Will Alice Become the New Markman?
Buried amidst the flurry of recent Federal Circuit subject matter eligibility decisions is a question that could significantly change how Section 101 is applied in patent litigation. Specifically, the issue is whether performing Step 2 of the Mayo/Alice test can require a factual inquiry. If upheld, this interpretation of Alice could make patent litigation much more complicated and expensive. In fact, Section 101 inquiries could become convoluted mini-trials in their own right – similar to how Markman hearings are performed today.
Determining whether a patent covers an ineligible concept requires applying the two-step Mayo/Alicetest formulated by the Supreme Court in Mayo v. Prometheus and Alice Corp. v. CLS Bank. This test consists of two steps: 1) determining whether an invention is directed to a patent-ineligible concept (natural law, natural phenomenon, or abstract idea), and if it is, then 2) determining, after considering the elements of each claim both individually and as an “ordered combination,” whether the additional elements “transform the nature of the claim into a patent eligible application.” Step 2 is satisfied when the claim limitations involve more than performance of “well-understood, routine, [or] conventional activities previously known to the industry” (quoting Berkheimer v. HP, decided February 8, 2018). Previous Section 101 inquiries in patent litigation have conducted this process entirely within the preliminary stages of a trial, either during the pleadings or on a summary judgment motion and have treated the matter entirely as a question of law. Parties challenging the validity of a patent could simply assert that some step was routine or conventional without providing any evidence to support this contention. The CAFC’s recent decisions in Berkheimer v. HP, Aatrix v. Green Shades, and Automated Tracking Solutions v. Coca-Cola are the first to posit that whether an element of a claimed invention is ‘inventive’ is “a question of law which may contain underlying facts” (quoting Berkheimer).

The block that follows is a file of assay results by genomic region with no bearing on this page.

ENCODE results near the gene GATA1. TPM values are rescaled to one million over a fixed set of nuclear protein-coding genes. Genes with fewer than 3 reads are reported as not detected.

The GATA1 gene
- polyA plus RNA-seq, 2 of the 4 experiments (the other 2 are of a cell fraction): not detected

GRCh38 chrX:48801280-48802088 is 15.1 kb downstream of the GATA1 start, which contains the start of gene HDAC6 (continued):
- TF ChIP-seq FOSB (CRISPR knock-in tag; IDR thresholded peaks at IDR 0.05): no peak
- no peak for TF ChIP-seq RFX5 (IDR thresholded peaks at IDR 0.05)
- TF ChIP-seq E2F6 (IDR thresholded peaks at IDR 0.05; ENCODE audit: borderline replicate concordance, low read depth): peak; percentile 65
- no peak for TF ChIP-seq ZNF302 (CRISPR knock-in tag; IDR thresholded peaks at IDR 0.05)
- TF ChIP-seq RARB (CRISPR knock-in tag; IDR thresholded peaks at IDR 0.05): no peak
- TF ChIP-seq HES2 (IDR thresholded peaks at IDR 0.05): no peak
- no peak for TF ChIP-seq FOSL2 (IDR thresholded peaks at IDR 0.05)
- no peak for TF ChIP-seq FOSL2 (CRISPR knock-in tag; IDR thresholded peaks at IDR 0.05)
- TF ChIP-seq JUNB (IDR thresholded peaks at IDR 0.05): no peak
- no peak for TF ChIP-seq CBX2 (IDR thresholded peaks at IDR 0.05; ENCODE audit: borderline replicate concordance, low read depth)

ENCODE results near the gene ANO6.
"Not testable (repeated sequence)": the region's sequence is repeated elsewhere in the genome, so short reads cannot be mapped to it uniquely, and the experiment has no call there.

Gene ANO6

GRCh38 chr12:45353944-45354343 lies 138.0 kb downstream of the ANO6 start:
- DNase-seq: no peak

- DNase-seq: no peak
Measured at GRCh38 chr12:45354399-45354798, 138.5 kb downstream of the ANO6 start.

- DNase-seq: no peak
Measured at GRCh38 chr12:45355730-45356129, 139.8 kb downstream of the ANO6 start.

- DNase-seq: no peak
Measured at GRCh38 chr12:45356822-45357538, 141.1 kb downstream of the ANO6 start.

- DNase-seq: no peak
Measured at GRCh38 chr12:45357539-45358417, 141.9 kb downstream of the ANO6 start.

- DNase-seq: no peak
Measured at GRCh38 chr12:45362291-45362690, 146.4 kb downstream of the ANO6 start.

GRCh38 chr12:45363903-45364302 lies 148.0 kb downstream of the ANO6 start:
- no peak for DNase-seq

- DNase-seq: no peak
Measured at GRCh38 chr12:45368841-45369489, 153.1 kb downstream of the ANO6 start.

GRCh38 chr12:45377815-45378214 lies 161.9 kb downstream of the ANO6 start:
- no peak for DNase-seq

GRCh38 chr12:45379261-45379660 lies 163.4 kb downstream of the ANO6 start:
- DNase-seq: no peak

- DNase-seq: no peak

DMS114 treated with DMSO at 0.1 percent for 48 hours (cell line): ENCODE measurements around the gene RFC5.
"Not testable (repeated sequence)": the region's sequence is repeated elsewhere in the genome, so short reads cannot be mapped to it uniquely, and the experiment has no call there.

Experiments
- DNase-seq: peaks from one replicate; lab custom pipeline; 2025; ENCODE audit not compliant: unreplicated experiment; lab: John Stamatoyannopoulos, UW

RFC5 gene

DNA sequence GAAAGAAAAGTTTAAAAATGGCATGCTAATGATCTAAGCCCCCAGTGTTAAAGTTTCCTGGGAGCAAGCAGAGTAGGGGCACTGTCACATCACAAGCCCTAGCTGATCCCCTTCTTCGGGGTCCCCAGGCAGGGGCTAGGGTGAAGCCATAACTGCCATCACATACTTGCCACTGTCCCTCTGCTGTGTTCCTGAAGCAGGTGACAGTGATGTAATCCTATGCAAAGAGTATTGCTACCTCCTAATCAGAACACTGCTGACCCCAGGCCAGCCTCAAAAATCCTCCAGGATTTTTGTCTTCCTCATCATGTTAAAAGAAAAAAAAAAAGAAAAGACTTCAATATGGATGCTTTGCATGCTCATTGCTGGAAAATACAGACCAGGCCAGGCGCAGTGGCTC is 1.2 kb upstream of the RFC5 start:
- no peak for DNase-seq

In Berkheimer, the validity of a patent ultimately hinged upon whether a particular feature of the claimed invention could be considered inventive. According to the panel, conventionality is determined by what others skilled in the art were doing at the time the invention was made, i.e., a question of fact. Berkheimer argued that summary judgment was not appropriate because genuine issues of material fact remained regarding whether the claimed invention was well-understood, routine, and conventional, a question for which HP had offered no evidence. The court distinguished between what is known and what is “well-understood, routine and conventional.” Judge Moore writes: “Whether a particular technology is well-understood, routine, and conventional goes beyond what was simply known in the prior art. The mere fact that something is disclosed in a piece of prior art, for example, does not mean it was well-understood, routine, and conventional.”